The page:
As well as seeing all applicants properly legally represented, I would also like all applicants to be seen personally by a Family Court coordinator or specially trained Family Court staff member. A meeting should include a discussion on:

Self-representation or legal representation.
The application process including the extent of the order.
Advise that the respondent will see the application and affidavits and be given a chance to be heard in court. Supply an application package with pamphlets on law, support programmes, timeframes, list of lawyers, legal aid services and community law centres.
Establish a safety plan to complement the order, including where to go for support, what is to happen that night, particular attention on time of service.
Referrals to be made with permission of the victim, to agencies such as WINZ, Housing New Zealand, Women’s Refuge, Child Youth and Family Services, Police, Community Law Centre and a Victim Advisor in the Criminal Court (if there are criminal proceedings).
Advise on the possibility of counselling through the Family Court (s9, Family Proceedings Act).
Establish whether the applicant wishes to be informed when the respondent has completed the programme.
If the applicant is self-represented, and as a result of this meeting, the applicant wishes to be legally represented, then I think the State has a duty to provide free legal representation if it can be seen that the applicant cannot afford to pay for a lawyer and most cannot.

Prior criminal histories

I believe that the Family Court will often be assisted by receiving a complete criminal history of a respondent to a protection order, especially when the Court is exercising a discretion as to whether to continue the protection order, or not. At present, information that the Family Court can receive is limited to the charge or conviction relevant to the protection order. Past convictions for domestic violence and against other victims may be highly relevant and yet not accessible. Equally, convictions for drug use, particularly methamphetamine, can be highly relevant and influential.

Lack of court security

One week’s weapons seized at Manakau District Court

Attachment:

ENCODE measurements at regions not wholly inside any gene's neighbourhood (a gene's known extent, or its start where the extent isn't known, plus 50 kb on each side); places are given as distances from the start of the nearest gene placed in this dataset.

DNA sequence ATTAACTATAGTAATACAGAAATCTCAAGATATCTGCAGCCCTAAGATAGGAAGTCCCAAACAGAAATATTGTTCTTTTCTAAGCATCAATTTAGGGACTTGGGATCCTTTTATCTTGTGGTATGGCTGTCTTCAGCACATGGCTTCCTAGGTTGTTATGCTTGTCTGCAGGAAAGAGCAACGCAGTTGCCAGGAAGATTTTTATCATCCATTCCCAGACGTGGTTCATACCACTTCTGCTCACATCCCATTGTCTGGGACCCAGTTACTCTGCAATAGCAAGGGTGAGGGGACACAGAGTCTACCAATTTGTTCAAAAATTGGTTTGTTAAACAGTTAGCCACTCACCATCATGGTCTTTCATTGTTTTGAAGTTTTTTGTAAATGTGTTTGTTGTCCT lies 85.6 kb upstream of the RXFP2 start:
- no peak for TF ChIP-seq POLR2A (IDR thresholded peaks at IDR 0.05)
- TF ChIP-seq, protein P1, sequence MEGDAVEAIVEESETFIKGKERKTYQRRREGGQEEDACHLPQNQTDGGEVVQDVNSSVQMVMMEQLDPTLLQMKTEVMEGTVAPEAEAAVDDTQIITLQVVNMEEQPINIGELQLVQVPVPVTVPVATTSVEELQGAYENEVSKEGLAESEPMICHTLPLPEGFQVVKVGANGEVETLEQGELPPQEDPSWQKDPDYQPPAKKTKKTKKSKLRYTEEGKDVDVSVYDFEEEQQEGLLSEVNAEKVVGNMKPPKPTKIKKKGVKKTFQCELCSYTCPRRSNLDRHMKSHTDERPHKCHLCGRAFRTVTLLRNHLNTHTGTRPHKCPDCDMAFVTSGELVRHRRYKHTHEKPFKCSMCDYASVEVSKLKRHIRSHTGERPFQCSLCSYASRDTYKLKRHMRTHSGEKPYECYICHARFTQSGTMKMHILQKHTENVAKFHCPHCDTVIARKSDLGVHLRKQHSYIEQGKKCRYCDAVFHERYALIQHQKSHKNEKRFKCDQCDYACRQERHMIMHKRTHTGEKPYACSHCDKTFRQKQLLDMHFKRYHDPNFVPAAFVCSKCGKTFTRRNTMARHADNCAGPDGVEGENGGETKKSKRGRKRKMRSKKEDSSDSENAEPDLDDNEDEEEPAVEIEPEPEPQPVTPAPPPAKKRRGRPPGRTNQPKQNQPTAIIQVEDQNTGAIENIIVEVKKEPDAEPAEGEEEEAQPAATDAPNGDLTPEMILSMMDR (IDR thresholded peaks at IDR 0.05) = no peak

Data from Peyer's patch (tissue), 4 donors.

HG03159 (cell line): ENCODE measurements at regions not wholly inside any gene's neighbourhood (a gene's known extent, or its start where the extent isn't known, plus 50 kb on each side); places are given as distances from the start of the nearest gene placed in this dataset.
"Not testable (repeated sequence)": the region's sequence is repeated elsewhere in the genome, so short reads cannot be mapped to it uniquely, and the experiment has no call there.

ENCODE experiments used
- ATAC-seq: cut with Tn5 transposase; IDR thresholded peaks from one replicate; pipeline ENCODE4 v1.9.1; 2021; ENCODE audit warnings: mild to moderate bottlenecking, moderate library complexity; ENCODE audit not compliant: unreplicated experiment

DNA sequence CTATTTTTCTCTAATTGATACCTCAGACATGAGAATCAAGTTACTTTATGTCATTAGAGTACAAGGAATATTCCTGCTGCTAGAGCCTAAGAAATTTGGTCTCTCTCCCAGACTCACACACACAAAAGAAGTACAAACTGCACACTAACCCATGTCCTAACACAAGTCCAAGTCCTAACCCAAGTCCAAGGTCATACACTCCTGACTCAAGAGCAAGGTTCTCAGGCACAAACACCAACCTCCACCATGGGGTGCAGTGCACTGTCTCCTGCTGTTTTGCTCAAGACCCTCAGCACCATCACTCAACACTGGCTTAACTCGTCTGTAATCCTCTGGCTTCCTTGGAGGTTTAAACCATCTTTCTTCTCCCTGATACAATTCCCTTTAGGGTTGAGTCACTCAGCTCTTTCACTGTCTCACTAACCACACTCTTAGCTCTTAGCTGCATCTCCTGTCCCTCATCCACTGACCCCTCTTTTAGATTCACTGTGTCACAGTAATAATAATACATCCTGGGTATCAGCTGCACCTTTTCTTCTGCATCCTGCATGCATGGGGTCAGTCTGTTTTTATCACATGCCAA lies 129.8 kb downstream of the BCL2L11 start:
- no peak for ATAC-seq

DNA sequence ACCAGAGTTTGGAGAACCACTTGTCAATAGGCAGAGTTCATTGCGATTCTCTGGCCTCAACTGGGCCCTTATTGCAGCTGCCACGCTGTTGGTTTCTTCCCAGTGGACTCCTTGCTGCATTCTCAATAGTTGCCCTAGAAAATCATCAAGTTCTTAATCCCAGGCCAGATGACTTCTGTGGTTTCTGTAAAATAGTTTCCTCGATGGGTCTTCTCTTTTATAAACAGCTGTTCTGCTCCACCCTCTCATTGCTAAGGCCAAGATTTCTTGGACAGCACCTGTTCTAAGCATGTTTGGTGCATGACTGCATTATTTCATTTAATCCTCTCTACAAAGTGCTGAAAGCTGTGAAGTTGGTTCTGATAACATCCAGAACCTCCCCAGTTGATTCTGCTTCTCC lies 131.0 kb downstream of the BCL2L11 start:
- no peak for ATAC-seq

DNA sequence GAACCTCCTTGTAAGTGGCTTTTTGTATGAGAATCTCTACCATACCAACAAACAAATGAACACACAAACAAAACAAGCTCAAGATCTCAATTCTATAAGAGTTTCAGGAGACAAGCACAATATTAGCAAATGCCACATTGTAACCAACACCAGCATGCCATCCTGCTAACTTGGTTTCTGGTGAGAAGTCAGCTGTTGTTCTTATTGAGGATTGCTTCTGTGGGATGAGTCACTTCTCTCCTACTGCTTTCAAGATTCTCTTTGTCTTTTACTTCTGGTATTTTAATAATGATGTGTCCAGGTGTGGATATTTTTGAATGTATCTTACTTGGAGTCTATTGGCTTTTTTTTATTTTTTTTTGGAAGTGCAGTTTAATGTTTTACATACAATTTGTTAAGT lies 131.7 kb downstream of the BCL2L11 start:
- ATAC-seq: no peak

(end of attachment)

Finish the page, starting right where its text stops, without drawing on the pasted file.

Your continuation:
(O)nly 11 of the 63 District Courts in New Zealand currently have walk-through scanners. Furthermore, with only three Courts possessing single entrances (Manukau, Napier and Palmerston North) and only one Court, Palmerston North, possessing a single entrance and a walk-through scanner, the security in our Courts seems woefully inadequate. Palmerston North is the only court where there is a complete search.

This is particularly significant when statistics routinely compiled by the Ministry of Justice on security incidents are evaluated. In the year June 2007 to May 2008, 414,082 searches were conducted nationally and 4,231 items were either seized or taken into temporary custody. To give an indication of the nature of the problem here, I set out for you, in photographic form, items seized in one week in March 2008, in the Manukau Court (in Auckland).

Lawyers for children in domestic violence proceedings

The proposed legislative amendments to aid in the protection of domestic violence victims are intended to be more extensive than just revising the Domestic Violence Act. Proposals are also made to extend the definition of violence under the Care of Children Act 2004 to include psychological abuse as violence and the Court will be given discretion to appoint a lawyer-for-the-child in protection order proceedings where children are likely to be affected by any order. Children and young people aware of domestic violence have the right to be listened to and need help to understand what is happening.